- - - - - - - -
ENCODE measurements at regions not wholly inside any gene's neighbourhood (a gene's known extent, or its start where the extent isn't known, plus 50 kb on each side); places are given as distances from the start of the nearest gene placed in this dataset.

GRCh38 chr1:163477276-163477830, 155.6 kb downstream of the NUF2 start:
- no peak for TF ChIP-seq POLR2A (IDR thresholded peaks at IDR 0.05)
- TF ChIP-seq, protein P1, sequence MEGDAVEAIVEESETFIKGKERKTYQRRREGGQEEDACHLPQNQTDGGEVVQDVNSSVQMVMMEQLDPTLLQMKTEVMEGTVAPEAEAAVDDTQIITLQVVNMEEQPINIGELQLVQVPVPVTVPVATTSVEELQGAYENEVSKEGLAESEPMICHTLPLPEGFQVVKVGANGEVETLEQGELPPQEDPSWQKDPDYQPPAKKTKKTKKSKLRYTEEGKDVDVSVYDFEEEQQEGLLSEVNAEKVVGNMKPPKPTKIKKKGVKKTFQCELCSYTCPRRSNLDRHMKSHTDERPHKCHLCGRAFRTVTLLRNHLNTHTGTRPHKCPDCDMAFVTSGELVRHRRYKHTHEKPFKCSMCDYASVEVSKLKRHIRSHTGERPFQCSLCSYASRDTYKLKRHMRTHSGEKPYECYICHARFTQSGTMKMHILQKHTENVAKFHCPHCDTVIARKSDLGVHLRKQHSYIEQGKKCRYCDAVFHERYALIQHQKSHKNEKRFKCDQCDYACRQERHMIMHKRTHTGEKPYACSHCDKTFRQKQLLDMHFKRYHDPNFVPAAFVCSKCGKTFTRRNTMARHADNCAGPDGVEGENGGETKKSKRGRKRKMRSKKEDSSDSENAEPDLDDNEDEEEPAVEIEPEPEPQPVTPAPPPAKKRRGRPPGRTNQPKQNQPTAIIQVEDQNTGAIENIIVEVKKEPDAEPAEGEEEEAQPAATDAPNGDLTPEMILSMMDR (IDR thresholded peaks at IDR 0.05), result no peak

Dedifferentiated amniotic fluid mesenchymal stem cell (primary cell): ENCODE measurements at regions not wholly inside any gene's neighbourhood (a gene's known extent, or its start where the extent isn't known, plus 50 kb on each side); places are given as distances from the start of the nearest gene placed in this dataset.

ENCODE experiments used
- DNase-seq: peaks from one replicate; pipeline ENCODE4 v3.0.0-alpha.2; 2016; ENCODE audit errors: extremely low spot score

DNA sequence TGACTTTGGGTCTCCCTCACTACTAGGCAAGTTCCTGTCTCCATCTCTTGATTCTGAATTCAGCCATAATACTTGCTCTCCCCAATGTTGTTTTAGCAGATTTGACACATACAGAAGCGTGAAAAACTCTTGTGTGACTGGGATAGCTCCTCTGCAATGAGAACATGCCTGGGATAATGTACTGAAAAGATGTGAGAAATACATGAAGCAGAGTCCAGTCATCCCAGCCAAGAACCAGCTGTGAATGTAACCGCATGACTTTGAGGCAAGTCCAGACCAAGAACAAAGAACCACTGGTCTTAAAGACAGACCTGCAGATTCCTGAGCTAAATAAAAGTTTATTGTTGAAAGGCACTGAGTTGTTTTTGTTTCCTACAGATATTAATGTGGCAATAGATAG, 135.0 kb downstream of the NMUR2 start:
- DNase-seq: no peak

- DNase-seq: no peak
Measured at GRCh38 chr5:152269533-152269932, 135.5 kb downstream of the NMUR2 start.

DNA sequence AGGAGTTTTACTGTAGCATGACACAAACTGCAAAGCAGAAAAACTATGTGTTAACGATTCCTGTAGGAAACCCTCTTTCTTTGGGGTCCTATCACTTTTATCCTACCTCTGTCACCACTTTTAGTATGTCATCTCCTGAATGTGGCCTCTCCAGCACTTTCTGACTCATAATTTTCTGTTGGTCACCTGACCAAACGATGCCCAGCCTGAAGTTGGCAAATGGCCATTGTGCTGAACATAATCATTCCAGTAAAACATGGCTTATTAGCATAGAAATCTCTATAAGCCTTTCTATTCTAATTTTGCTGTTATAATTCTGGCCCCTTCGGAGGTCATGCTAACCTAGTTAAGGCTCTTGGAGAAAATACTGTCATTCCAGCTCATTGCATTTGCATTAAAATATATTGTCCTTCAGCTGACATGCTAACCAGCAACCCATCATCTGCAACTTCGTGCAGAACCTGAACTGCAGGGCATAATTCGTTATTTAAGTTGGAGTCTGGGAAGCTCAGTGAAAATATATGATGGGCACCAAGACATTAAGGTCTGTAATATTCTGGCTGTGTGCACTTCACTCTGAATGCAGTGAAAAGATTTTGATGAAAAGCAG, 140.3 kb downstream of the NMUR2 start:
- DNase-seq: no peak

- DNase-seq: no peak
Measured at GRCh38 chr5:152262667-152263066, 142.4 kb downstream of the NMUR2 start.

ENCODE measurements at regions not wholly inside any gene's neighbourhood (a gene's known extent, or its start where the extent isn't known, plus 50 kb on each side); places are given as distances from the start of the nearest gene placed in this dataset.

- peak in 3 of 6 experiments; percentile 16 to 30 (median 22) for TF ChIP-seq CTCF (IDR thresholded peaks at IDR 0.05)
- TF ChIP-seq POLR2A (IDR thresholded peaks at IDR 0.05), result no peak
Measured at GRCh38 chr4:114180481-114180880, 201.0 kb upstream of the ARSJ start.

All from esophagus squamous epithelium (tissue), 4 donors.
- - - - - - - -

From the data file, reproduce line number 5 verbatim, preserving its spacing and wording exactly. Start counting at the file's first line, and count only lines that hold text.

Dedifferentiated amniotic fluid mesenchymal stem cell (primary cell): ENCODE measurements at regions not wholly inside any gene's neighbourhood (a gene's known extent, or its start where the extent isn't known, plus 50 kb on each side); places are given as distances from the start of the nearest gene placed in this dataset.